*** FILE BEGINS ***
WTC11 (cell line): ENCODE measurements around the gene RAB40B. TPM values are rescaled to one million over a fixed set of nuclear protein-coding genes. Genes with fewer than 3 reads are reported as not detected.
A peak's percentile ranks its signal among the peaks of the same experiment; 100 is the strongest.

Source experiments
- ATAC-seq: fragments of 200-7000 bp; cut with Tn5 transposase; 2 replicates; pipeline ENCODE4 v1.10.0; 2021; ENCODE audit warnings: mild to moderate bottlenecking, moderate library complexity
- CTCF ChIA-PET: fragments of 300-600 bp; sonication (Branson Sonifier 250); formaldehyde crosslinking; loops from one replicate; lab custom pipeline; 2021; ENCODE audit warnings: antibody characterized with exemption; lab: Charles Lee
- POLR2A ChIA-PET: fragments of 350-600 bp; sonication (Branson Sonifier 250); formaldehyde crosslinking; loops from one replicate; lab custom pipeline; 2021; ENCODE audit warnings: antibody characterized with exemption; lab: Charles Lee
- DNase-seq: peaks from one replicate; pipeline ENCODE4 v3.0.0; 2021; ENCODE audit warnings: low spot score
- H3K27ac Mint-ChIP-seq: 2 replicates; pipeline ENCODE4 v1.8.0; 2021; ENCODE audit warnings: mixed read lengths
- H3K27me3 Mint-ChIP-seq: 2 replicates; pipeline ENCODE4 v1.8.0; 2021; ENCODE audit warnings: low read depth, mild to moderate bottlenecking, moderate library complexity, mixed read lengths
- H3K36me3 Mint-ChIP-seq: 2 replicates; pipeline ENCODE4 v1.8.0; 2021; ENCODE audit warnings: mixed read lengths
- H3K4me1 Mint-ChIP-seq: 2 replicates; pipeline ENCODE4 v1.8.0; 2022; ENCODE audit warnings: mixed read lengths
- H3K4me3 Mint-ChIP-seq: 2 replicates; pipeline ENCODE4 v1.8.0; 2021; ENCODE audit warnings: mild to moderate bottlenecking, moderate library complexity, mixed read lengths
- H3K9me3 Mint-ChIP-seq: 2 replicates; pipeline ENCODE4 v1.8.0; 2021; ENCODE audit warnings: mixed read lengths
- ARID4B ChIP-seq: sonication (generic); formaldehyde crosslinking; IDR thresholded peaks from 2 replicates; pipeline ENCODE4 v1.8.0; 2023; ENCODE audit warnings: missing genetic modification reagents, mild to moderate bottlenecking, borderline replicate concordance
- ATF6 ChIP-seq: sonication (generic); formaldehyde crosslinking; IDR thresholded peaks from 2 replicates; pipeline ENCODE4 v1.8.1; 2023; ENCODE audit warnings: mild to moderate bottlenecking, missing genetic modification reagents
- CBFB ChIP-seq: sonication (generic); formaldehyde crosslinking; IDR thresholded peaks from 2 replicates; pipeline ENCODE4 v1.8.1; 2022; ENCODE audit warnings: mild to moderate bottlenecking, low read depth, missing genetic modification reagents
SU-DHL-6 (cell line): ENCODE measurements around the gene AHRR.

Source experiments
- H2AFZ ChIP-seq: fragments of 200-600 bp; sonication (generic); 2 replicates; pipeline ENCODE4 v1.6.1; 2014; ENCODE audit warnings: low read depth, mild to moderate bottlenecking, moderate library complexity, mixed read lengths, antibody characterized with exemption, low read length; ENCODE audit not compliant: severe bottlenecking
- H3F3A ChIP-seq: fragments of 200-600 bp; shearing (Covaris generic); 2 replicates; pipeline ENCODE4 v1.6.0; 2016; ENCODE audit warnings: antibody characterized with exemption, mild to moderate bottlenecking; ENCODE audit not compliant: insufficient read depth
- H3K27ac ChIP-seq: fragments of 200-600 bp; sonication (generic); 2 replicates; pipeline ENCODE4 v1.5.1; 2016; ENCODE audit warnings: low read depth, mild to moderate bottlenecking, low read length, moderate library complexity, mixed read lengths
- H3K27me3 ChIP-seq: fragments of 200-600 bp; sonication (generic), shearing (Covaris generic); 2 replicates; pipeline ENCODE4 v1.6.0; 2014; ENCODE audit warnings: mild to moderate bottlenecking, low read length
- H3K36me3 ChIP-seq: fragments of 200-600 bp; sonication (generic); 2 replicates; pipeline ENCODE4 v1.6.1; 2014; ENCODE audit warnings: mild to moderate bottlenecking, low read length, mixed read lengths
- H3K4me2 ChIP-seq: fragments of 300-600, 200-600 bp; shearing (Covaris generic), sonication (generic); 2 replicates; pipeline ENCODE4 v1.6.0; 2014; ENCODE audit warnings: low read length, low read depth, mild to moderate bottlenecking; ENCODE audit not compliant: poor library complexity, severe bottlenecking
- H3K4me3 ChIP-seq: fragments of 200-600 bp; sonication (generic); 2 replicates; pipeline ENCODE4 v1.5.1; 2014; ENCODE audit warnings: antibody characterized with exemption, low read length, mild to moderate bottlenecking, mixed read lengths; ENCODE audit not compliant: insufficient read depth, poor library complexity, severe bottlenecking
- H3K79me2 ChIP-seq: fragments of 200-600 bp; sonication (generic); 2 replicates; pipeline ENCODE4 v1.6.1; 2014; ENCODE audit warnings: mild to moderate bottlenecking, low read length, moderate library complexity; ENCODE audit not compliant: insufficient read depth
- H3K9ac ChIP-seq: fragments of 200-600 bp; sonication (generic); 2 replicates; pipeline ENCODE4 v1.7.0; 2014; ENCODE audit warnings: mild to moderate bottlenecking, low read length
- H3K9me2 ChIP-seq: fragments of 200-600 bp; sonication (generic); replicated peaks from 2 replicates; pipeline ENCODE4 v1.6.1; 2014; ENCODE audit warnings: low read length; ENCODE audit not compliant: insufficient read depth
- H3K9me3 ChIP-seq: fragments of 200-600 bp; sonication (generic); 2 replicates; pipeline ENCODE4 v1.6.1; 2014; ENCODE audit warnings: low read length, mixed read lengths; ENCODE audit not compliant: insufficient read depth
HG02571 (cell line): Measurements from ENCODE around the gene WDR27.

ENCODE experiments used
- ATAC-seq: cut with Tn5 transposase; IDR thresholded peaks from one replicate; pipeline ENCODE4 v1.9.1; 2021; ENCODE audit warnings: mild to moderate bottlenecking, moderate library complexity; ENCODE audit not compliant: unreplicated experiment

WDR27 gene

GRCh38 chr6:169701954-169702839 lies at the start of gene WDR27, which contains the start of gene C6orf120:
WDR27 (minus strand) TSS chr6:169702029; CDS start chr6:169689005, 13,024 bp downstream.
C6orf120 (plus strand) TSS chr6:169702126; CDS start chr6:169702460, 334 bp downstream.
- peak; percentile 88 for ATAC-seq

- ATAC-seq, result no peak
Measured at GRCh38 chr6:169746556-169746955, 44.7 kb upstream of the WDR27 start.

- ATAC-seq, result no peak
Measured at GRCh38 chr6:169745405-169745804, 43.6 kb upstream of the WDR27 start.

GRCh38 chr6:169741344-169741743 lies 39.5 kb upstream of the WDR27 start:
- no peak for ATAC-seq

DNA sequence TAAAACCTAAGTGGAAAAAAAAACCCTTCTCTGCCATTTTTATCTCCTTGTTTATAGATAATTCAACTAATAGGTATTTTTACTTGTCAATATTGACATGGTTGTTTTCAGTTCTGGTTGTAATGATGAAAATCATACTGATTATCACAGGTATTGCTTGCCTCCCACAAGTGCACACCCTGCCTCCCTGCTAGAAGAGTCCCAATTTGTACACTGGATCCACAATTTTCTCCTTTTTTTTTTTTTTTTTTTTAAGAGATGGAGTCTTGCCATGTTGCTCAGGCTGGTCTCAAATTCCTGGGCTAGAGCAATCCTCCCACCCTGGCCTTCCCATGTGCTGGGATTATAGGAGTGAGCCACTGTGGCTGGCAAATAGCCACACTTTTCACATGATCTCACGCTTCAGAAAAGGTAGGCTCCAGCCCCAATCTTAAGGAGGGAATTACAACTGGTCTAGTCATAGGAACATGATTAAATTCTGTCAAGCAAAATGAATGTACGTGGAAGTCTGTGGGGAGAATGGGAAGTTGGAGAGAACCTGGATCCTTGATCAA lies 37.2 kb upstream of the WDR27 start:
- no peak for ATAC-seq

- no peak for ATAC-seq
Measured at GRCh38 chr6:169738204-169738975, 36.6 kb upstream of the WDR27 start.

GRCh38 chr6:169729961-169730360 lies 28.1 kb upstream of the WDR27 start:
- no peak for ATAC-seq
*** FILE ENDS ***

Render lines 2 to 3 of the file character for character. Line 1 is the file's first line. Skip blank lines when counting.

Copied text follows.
A peak's percentile ranks its signal among the peaks of the same experiment; 100 is the strongest.

Source experiments